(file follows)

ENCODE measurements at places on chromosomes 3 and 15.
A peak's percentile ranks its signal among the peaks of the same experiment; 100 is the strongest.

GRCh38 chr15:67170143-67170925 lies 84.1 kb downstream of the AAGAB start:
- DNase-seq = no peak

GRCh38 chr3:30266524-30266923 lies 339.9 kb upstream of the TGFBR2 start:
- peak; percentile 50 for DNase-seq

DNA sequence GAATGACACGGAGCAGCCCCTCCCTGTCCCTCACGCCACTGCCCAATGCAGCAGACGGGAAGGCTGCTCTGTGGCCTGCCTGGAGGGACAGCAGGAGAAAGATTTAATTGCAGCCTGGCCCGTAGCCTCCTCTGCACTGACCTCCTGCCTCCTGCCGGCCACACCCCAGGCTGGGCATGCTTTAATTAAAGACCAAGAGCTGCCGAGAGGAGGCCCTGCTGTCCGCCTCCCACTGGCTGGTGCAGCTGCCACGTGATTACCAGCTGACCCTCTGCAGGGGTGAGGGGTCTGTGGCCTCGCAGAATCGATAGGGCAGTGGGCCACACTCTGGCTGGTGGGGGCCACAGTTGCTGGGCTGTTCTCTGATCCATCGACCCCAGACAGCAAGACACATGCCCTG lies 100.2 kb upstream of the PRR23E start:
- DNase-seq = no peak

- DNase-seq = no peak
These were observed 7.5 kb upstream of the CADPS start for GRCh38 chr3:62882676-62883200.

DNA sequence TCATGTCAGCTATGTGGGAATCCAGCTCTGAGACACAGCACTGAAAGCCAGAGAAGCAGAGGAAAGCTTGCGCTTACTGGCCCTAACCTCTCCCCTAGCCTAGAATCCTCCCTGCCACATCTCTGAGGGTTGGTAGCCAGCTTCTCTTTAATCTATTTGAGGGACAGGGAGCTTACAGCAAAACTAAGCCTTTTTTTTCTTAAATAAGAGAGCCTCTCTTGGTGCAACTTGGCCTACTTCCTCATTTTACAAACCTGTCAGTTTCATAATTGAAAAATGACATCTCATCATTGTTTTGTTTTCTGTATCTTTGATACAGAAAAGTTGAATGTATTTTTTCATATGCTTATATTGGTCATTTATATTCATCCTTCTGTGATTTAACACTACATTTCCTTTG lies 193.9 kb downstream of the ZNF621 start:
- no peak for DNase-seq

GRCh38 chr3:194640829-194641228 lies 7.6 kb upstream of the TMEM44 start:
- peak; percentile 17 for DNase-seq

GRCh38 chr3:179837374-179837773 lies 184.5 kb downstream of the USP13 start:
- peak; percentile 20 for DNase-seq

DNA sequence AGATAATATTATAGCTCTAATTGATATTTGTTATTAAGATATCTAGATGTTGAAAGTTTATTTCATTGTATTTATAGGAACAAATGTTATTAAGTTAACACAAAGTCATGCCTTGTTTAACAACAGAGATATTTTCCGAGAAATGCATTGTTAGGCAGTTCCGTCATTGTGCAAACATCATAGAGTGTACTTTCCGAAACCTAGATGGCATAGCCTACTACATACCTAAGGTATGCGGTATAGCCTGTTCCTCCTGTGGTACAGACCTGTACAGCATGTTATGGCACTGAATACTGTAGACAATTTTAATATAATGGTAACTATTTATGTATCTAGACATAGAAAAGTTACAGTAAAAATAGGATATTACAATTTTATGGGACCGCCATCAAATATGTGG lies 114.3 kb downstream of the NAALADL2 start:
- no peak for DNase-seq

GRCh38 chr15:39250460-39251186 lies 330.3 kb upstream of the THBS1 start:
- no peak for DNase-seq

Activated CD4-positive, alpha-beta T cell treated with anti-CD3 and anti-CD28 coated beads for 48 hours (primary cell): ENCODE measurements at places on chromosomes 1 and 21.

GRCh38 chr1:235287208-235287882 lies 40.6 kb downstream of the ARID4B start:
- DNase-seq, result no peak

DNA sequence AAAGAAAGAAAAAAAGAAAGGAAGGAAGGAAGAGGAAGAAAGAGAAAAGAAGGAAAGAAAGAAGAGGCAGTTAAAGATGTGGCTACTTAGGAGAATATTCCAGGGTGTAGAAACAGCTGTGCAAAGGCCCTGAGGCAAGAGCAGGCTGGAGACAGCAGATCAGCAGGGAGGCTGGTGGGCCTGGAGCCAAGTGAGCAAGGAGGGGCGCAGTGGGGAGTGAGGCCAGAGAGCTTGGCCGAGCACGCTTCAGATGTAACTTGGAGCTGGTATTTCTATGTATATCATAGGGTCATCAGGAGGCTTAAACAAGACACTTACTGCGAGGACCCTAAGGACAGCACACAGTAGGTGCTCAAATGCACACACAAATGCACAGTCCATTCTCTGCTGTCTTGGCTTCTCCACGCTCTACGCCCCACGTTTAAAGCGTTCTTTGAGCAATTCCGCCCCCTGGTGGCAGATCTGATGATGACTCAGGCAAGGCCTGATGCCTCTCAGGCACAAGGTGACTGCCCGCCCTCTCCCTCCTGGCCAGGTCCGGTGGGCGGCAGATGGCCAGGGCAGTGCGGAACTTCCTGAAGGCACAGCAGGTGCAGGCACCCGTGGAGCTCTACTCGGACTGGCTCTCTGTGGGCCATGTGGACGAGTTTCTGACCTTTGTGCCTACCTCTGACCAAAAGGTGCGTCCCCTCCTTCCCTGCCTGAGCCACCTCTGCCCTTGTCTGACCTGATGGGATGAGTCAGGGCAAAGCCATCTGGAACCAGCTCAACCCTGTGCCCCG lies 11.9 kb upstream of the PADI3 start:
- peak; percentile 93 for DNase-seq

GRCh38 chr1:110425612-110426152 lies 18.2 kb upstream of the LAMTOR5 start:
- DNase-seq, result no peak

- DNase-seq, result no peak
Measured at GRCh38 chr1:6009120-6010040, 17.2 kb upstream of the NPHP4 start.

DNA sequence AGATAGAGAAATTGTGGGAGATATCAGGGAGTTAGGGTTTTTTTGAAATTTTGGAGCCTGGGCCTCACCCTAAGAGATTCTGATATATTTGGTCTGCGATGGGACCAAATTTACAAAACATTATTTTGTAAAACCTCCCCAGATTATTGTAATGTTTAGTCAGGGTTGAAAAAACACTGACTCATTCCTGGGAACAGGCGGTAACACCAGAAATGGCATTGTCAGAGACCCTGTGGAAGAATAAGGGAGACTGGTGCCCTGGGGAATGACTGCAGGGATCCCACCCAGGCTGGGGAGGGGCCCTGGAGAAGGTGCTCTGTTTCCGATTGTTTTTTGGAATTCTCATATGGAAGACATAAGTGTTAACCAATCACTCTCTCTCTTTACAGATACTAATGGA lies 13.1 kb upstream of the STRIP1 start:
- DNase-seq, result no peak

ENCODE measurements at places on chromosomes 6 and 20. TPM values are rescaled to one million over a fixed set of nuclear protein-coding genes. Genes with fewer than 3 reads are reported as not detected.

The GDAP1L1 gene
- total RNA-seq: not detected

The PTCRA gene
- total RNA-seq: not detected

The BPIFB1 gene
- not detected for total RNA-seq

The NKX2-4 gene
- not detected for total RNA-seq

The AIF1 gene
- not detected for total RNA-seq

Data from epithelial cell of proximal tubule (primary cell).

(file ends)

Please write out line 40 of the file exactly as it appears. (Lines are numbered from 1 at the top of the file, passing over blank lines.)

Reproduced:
- not detected for total RNA-seq